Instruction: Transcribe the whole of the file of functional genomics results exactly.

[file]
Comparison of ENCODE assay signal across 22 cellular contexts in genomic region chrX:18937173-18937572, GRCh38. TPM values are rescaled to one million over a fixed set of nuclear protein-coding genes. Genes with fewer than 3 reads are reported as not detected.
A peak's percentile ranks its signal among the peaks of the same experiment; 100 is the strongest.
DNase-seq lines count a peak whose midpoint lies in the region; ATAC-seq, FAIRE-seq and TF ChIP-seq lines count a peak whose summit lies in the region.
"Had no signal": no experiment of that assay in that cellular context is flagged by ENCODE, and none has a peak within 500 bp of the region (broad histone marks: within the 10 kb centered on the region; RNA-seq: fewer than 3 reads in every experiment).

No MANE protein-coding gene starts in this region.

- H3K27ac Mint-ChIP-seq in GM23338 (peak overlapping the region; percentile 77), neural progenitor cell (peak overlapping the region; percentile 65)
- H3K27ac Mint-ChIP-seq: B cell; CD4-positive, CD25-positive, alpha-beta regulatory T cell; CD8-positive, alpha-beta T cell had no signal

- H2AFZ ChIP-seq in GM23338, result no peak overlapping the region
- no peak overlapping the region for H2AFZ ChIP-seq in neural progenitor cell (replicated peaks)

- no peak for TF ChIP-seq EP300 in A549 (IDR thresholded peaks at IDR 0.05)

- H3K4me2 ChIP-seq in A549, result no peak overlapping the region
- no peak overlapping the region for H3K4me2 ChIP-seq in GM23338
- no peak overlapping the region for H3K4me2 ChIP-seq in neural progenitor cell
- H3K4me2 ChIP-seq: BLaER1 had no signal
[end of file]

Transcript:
Comparison of ENCODE assay signal across 22 cellular contexts in genomic region chrX:18937173-18937572, GRCh38. TPM values are rescaled to one million over a fixed set of nuclear protein-coding genes. Genes with fewer than 3 reads are reported as not detected.
A peak's percentile ranks its signal among the peaks of the same experiment; 100 is the strongest.
DNase-seq lines count a peak whose midpoint lies in the region; ATAC-seq, FAIRE-seq and TF ChIP-seq lines count a peak whose summit lies in the region.
"Had no signal": no experiment of that assay in that cellular context is flagged by ENCODE, and none has a peak within 500 bp of the region (broad histone marks: within the 10 kb centered on the region; RNA-seq: fewer than 3 reads in every experiment).

No MANE protein-coding gene starts in this region.

- H3K27ac Mint-ChIP-seq in GM23338 (peak overlapping the region; percentile 77), neural progenitor cell (peak overlapping the region; percentile 65)
- H3K27ac Mint-ChIP-seq: B cell; CD4-positive, CD25-positive, alpha-beta regulatory T cell; CD8-positive, alpha-beta T cell had no signal

- H2AFZ ChIP-seq in GM23338, result no peak overlapping the region
- no peak overlapping the region for H2AFZ ChIP-seq in neural progenitor cell (replicated peaks)

- no peak for TF ChIP-seq EP300 in A549 (IDR thresholded peaks at IDR 0.05)

- H3K4me2 ChIP-seq in A549, result no peak overlapping the region
- no peak overlapping the region for H3K4me2 ChIP-seq in GM23338
- no peak overlapping the region for H3K4me2 ChIP-seq in neural progenitor cell
- H3K4me2 ChIP-seq: BLaER1 had no signal